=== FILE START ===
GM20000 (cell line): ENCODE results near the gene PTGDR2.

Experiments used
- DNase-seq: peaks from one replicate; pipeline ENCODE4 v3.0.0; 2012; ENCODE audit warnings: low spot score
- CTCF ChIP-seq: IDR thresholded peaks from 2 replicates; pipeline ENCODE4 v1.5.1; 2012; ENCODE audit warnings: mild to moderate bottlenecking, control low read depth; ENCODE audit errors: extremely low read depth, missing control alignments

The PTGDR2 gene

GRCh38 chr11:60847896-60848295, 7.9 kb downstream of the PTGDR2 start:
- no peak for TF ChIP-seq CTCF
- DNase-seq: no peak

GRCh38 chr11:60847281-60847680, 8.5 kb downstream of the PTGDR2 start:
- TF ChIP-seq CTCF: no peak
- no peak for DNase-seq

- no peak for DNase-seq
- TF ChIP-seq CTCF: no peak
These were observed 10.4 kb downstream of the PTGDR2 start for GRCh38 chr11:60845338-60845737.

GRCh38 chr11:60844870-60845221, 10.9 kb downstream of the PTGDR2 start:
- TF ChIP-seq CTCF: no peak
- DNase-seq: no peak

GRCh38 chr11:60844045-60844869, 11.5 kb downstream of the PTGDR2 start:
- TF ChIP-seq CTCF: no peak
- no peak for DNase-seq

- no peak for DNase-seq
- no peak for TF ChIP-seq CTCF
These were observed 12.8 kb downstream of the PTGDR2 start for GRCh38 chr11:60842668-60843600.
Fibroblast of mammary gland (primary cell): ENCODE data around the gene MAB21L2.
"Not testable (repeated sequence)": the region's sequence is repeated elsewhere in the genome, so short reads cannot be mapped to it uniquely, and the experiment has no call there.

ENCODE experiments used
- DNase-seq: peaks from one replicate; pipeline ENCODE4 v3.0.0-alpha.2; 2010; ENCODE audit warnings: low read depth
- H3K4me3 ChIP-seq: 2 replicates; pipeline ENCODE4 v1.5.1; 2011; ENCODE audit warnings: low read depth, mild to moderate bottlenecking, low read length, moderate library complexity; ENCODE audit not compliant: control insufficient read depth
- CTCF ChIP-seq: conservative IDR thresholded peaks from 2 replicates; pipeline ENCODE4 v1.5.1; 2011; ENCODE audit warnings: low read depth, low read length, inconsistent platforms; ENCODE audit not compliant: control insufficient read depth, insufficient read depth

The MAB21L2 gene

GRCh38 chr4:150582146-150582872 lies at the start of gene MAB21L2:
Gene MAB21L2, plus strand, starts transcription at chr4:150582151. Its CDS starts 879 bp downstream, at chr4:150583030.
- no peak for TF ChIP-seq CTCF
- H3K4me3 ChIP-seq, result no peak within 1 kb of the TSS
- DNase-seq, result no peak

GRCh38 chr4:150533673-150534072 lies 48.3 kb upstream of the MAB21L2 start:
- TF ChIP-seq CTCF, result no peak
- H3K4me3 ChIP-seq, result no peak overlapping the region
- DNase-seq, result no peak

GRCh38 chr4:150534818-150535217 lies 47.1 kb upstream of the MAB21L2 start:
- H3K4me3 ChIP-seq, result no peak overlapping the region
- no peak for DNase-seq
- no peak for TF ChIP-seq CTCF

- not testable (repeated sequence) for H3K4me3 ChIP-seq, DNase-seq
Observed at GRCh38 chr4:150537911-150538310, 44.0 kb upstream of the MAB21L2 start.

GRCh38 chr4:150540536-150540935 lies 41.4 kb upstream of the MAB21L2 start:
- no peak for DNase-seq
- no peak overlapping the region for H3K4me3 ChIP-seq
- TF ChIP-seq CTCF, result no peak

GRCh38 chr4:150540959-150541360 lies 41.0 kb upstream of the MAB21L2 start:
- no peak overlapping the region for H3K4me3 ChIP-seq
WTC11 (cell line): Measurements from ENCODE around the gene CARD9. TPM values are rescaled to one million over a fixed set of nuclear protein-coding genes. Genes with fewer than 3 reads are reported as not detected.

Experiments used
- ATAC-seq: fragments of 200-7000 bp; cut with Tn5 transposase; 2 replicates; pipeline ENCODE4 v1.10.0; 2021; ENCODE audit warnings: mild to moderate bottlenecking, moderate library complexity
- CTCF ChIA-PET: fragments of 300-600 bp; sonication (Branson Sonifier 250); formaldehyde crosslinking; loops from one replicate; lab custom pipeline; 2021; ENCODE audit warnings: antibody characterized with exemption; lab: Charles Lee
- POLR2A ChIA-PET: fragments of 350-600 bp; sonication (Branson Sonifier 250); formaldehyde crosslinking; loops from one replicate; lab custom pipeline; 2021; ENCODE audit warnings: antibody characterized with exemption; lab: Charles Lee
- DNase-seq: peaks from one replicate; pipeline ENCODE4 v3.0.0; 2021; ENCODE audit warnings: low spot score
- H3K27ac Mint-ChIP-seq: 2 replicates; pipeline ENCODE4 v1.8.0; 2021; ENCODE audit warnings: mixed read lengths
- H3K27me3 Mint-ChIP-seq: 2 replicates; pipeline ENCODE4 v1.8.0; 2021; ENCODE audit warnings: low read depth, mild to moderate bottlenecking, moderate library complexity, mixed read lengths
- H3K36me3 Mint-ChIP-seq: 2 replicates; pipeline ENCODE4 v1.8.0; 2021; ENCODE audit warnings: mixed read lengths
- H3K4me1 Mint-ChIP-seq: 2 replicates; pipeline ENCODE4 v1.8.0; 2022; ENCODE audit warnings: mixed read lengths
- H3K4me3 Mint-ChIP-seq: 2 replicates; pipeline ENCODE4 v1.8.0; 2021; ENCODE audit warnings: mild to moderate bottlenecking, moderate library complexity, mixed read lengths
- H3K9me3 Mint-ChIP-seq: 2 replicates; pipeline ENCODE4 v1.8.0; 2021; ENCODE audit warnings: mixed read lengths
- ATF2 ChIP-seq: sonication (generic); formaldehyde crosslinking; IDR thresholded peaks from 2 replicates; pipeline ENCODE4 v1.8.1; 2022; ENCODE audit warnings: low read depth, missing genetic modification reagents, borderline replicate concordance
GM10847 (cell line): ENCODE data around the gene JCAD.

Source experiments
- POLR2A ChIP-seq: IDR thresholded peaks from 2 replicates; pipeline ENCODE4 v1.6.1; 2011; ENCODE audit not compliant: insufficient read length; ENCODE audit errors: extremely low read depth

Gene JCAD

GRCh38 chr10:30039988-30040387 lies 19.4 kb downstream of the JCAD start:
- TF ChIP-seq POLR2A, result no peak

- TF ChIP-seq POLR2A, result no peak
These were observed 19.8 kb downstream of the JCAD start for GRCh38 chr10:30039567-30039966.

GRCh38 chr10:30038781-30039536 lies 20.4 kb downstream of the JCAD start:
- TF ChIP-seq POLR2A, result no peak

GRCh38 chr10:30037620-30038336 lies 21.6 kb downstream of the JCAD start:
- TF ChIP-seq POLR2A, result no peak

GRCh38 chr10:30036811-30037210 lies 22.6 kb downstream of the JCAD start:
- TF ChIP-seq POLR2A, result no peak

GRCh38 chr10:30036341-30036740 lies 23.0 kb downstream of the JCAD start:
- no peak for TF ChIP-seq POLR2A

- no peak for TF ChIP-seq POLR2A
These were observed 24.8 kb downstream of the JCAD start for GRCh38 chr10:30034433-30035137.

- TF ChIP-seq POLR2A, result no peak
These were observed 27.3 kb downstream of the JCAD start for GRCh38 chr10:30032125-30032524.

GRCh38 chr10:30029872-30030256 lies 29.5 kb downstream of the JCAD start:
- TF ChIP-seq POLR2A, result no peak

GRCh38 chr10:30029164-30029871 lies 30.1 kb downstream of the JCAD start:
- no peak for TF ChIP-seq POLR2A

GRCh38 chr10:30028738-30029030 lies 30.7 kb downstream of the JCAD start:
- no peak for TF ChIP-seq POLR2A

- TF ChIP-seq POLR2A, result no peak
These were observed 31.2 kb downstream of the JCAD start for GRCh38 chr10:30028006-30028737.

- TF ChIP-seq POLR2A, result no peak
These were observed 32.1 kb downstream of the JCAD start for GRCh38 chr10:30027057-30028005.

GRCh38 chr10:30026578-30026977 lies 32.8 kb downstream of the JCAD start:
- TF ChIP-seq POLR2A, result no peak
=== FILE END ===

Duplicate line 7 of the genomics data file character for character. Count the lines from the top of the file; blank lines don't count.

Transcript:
- no peak for TF ChIP-seq CTCF